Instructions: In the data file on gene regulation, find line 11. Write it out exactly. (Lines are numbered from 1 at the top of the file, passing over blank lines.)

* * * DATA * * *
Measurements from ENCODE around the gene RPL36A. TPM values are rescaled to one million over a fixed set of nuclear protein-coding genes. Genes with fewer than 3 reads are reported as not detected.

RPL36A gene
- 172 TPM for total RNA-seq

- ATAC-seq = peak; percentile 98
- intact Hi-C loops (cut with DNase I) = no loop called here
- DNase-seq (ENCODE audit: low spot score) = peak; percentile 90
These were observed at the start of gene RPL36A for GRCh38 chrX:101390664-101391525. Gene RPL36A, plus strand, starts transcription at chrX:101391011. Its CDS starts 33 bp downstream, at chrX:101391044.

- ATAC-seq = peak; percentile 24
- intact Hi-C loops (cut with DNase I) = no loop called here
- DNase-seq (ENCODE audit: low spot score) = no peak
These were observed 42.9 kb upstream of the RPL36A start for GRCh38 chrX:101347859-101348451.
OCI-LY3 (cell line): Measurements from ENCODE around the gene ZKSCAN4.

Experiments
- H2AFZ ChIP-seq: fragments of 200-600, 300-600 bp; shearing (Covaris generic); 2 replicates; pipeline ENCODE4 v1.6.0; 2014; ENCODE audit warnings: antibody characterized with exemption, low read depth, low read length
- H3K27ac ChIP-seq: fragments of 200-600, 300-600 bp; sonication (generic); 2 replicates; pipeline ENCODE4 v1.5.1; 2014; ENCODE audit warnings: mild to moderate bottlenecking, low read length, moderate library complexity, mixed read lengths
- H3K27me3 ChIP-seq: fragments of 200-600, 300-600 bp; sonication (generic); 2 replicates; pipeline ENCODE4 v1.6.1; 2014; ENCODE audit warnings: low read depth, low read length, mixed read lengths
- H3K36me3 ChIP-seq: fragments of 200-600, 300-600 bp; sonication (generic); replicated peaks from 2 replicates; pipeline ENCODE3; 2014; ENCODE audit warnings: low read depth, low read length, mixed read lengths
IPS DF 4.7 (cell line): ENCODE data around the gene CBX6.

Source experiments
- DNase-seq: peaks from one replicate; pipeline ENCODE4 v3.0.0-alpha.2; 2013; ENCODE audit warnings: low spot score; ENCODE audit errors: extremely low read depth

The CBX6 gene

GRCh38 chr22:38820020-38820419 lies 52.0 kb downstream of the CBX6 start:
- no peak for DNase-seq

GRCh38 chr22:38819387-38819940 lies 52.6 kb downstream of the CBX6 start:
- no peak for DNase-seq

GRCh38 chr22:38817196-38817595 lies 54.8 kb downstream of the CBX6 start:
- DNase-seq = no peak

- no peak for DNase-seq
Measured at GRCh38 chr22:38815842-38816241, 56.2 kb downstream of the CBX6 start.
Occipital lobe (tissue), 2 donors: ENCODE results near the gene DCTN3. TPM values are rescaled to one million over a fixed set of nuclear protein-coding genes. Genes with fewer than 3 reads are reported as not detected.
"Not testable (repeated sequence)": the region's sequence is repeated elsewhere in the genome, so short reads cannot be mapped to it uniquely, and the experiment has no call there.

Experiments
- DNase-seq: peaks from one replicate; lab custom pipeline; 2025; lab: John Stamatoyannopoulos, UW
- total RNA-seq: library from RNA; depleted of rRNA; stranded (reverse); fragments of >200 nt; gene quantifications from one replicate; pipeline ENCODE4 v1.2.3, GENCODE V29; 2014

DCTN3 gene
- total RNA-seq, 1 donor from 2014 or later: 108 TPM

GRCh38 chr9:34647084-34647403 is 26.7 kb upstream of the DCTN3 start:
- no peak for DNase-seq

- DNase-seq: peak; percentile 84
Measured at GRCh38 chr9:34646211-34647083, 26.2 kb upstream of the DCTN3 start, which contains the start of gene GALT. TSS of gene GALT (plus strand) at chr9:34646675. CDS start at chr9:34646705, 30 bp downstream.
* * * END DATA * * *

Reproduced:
These were observed 42.9 kb upstream of the RPL36A start for GRCh38 chrX:101347859-101348451.